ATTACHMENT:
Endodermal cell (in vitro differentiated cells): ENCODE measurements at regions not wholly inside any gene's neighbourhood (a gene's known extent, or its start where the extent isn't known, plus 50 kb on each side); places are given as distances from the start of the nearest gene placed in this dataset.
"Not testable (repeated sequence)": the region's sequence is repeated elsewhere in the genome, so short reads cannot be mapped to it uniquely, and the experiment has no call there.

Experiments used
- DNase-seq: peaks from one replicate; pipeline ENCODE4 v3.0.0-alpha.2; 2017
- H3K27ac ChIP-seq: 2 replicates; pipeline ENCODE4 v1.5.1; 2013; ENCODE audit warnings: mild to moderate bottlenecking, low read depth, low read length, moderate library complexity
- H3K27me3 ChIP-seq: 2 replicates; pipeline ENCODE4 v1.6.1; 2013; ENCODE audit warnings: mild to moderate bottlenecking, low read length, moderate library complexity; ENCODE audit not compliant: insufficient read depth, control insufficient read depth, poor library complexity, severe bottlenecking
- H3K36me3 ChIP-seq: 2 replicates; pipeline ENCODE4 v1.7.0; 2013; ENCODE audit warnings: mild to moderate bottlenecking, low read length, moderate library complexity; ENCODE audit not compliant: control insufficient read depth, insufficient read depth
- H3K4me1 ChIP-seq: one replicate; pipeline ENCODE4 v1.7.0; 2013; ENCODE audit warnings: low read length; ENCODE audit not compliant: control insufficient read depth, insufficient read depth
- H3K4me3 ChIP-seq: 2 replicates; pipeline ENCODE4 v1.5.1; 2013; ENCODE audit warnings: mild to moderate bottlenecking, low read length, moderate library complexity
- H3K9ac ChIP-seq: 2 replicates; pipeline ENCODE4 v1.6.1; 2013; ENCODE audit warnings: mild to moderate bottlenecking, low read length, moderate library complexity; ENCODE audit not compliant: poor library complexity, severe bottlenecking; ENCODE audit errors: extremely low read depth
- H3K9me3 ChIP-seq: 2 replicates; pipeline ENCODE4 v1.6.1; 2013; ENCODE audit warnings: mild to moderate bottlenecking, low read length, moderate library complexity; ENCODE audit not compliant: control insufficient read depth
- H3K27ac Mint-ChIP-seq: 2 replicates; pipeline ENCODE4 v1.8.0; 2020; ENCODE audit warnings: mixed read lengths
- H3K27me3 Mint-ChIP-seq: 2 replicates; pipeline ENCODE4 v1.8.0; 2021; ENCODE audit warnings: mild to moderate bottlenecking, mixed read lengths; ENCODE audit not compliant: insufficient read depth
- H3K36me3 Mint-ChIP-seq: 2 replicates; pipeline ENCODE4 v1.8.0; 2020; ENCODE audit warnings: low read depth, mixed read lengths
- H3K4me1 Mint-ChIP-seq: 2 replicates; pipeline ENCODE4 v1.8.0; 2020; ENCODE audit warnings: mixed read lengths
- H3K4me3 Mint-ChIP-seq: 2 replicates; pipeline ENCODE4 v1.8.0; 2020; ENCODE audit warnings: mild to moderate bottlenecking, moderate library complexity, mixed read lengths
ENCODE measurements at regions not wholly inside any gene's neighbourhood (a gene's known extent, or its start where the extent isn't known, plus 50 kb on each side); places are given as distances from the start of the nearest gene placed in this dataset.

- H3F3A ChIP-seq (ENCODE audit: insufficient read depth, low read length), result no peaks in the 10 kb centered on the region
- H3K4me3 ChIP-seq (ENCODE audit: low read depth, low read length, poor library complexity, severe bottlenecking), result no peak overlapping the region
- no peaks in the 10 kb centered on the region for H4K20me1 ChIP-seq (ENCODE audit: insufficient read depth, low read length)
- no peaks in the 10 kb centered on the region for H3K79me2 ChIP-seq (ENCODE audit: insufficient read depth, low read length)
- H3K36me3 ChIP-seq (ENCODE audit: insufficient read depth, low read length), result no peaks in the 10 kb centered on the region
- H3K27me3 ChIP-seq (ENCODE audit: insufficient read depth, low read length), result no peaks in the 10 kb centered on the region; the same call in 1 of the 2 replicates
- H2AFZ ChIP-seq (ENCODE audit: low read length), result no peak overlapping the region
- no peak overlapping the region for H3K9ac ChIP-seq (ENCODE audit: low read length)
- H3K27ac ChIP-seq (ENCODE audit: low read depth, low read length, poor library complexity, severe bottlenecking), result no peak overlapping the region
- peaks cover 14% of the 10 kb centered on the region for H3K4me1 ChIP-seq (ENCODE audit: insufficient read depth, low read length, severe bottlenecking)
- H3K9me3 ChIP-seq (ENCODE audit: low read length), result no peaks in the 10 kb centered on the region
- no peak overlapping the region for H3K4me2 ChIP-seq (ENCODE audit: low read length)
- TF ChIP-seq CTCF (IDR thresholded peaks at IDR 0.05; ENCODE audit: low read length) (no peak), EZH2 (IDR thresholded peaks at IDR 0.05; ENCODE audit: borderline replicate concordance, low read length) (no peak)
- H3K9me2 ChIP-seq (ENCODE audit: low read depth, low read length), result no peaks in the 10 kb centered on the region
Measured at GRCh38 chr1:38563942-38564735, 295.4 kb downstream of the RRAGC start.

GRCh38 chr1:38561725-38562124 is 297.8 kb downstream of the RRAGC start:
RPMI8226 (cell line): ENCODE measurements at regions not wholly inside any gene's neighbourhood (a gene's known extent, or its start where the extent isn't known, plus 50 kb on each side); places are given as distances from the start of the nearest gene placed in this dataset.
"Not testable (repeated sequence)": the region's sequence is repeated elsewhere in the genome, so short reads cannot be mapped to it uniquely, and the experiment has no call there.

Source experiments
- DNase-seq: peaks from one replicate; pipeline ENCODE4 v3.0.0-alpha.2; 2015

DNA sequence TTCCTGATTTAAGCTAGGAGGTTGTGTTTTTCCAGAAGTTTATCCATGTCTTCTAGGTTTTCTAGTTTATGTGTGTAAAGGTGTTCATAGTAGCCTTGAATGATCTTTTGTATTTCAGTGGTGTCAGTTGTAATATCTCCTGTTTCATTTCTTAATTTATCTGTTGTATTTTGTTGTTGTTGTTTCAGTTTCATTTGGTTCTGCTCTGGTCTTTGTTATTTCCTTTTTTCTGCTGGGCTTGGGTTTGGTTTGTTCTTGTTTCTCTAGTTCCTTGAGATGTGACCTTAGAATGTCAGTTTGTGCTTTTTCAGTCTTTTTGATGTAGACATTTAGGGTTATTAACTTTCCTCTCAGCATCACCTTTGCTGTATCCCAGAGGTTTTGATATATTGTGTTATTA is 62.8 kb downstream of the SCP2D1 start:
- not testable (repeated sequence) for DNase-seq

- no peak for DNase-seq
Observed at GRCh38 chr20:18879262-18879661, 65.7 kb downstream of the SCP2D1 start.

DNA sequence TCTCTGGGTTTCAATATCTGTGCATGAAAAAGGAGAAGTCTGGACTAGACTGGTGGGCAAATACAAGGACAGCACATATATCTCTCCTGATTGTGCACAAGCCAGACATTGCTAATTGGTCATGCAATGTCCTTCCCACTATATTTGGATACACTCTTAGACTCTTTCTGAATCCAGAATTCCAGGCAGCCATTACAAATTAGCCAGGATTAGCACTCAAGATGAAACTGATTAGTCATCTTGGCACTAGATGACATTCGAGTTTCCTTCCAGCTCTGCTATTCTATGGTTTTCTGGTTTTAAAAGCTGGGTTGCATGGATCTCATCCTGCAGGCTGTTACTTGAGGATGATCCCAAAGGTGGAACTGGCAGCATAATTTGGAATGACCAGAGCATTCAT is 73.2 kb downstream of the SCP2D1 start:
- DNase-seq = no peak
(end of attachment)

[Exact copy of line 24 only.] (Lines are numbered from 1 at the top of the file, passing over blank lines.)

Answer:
- H2AFZ ChIP-seq (ENCODE audit: low read length), result no peak overlapping the region